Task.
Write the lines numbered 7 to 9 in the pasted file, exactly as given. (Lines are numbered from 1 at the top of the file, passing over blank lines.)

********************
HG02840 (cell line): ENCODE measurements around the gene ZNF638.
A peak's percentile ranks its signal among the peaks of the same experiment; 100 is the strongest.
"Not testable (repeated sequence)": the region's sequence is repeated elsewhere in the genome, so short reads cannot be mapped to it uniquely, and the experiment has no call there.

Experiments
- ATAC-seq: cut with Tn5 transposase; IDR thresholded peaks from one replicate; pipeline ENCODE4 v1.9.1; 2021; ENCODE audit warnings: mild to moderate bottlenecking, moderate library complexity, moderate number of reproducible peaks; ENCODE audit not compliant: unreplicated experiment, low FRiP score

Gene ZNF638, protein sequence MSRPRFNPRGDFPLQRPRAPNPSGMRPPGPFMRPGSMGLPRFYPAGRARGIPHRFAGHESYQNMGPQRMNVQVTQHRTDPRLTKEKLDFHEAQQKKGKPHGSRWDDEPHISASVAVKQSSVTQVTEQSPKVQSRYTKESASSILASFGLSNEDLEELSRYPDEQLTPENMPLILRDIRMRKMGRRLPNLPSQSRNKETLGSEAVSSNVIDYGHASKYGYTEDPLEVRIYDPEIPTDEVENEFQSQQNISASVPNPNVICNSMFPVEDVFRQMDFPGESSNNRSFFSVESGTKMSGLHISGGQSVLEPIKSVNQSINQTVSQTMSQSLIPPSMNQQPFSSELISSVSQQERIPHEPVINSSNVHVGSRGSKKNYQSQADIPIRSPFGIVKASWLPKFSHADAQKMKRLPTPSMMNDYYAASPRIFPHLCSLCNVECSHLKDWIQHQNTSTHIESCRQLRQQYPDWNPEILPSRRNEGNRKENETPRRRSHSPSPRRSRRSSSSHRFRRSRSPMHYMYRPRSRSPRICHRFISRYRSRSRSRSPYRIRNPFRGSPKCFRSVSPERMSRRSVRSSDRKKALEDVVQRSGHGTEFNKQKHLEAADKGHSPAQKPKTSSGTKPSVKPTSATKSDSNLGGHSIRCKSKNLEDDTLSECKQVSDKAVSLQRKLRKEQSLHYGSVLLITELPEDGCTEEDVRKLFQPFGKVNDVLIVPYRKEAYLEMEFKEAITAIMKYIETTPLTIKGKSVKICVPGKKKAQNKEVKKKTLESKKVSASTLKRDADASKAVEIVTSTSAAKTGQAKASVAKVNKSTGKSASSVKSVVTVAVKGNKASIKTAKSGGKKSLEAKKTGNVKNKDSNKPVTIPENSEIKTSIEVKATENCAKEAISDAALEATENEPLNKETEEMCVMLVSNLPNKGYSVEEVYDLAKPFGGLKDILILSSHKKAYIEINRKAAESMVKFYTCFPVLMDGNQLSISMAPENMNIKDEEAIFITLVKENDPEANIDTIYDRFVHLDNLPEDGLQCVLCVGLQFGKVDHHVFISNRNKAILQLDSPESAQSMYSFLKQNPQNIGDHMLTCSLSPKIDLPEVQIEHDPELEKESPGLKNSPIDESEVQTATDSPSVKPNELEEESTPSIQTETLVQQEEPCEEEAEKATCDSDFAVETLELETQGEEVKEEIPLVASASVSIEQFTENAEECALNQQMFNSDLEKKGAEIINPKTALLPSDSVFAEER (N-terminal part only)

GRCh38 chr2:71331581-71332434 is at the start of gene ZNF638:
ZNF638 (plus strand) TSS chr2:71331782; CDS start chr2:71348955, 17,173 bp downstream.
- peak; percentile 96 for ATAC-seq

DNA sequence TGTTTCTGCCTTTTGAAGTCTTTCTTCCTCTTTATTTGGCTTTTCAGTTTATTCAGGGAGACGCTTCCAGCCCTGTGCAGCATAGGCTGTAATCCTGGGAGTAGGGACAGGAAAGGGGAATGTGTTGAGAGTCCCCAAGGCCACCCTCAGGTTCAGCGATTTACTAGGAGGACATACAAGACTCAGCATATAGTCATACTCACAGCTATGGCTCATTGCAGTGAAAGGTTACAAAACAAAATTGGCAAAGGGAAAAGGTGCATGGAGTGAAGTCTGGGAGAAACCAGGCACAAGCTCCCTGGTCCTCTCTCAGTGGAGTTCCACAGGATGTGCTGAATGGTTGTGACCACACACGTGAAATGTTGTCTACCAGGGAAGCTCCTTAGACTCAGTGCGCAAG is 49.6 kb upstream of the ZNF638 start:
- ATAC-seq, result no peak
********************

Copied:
GRCh38 chr2:71331581-71332434 is at the start of gene ZNF638:
ZNF638 (plus strand) TSS chr2:71331782; CDS start chr2:71348955, 17,173 bp downstream.
- peak; percentile 96 for ATAC-seq